Mumford: Yeah, right. I think it was based on that theme and the way that Brian Stevenson had described it in his book, Just Mercy, which I was just obsessed with. And I spoke with Brian a lot over the last couple of years, and it’s a complete privilege to be able to say that he’s a friend, and a constant inspiration to me, honestly. And the way he described the idea of stone catching in his book is so beautiful, and it made me fascinated by the idea of studying the stories behind people who do horrible things, including myself, and being able to collect and connect the dots that might have led them to those choices, or those moments of acting out. And the idea that we could all have a bit more grace for each other—or he would call it just mercy—where, instead of condemning each other for the worst things we ever did or had done to us—we might be able to have more grace than that, and try to understand with a bit more compassion the stories behind some of the bad choices that we make. And that feels like a lesson that I can apply to my own life, as well as applying to the lives of people around me who might be acting out, or even people in public who present as kind of despicable. Behind most of those lives are stories that often start in childhood with trauma, so that these young developing brains behave are affected to the point where they will behave differently in moments of stress or violence or trauma that come later in their life. So I was fascinated by that on a macro and a micro level, and so I wrote to Brian and said, “Look, firstly, is this plagiarism? You’re a lawyer. And secondly, will you come play on it if it’s not?” And he did [play piano], and he spent a lot of time practicing during Covid, and leaned into it. So he came out and we had this magical day—it was a real highlight of the record-making process.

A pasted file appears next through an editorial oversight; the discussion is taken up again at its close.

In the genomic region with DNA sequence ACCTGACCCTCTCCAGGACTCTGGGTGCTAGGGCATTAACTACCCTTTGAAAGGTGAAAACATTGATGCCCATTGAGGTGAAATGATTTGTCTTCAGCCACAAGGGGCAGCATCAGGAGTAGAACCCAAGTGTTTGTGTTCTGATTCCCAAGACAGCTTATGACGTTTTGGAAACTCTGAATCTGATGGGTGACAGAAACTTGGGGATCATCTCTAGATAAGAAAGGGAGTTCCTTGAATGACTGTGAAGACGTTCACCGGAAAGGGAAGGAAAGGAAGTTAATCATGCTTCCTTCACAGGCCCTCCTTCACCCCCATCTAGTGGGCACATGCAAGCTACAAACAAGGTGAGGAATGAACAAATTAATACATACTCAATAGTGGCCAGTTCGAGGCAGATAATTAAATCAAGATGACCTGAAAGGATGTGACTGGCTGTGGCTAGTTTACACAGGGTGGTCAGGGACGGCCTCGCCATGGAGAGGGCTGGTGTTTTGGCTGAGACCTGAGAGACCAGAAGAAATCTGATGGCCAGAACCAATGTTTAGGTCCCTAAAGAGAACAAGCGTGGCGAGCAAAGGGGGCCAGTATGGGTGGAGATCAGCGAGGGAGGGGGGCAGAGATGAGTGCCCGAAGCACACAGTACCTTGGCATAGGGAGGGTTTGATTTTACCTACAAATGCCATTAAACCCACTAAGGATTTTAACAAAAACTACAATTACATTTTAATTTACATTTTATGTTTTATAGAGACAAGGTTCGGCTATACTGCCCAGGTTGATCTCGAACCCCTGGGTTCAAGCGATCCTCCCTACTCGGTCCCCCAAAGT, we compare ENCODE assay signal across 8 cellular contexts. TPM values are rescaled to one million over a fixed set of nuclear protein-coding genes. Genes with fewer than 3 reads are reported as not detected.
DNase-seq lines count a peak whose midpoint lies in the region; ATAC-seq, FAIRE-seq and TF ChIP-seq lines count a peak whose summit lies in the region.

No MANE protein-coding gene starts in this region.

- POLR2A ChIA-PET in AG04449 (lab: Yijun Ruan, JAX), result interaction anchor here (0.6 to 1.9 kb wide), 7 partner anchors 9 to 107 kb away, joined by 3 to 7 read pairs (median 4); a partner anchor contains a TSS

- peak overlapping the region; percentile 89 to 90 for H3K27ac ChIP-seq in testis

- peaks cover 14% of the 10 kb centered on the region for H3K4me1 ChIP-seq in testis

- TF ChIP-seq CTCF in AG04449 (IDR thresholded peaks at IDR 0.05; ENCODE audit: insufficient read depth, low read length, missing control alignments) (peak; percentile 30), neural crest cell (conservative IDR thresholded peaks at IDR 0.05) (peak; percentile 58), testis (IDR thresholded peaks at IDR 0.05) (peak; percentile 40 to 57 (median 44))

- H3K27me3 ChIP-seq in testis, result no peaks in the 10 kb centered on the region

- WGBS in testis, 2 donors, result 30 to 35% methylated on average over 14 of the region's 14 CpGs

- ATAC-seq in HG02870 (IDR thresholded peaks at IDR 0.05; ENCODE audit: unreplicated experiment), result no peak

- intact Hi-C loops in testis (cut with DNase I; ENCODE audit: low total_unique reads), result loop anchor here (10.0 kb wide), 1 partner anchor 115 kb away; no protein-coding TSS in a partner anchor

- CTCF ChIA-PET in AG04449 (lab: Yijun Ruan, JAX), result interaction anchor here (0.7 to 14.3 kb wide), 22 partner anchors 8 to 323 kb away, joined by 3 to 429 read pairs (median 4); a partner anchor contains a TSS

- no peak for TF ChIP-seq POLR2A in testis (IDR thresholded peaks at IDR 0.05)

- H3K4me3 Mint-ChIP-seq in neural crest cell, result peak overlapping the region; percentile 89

Paste: People forget or maybe romanticize it now. But in the early Covid days, it was incredibly dark and grim.

Mumford: Well, I had the privilege of having work to do, so Ted Lasso kept me motivated, kept me going in a lot of ways. And I had space, because we live in the countryside in the U.K. But for me, also, it provided an opportunity to connect with a place and have a sense of home for the first time since high school, really, because I’ve been traveling, really, since then, and never been home for longer than a month at a time, even with children. So we just moved around a lot, and that provided an enforced stillness, which for me at that time was an opportunity that I took, and I grabbed hold of, for some structure and routine. And that was just what I needed at that time, actually. So I looked at the positives. I think for some children, probably older children—eight- to 15-year olds—it was really challenging, and it was absolutely brutal not being able to engage with school friends or do the activities you enjoy. But for people with small children, like ours? We just got to be around them a lot more than we might have otherwise, which was good. And little kids just want to be around their folks, right?

Paste: “Dangerous Game” sounds like a caveat, a warning. Because the abyss stares also.

Mumford: Yes, that’s exactly right. Yeah, and there is some danger in it, and it does feel like a high-stakes game at times. But I think it’s one worth playing. And honestly, on most of this record, I got to connect with a playful nature in terms of music again, because it was outside of the big machinery of the band, where there’s quite a lot of pressure. But because it was outside of that realm, I think I was able to be curious and experimental and playful in a way that lots of artists do within their band structures more naturally than I might. And I think I might approach band life differently from now on. But I got to be really playful, and Blake was the perfect partner for that, because he’s so curious in terms of sound and performances, so I got to honestly concentrate on the details of recorded music in a way that I hadn’t before. We edited brutally, and some of the off cuts are dope—there’s a whole other record there. But this felt like the right one, and these are the right 10 songs, recorded in the right way, for now. So I learned to be confident in my choices, I learned to try to pursue hearing what I wanted to hear, and not put so much pressure on it that it feels like the only record you’ll ever make. I’ll make plenty more records after this. I have no idea what they’ll sound like, but it doesn’t all rely on this one. My whole life doesn’t rely on this one.

is out now on Capitol Records.

Watch a 2013 Mumford performance from the Paste archives below.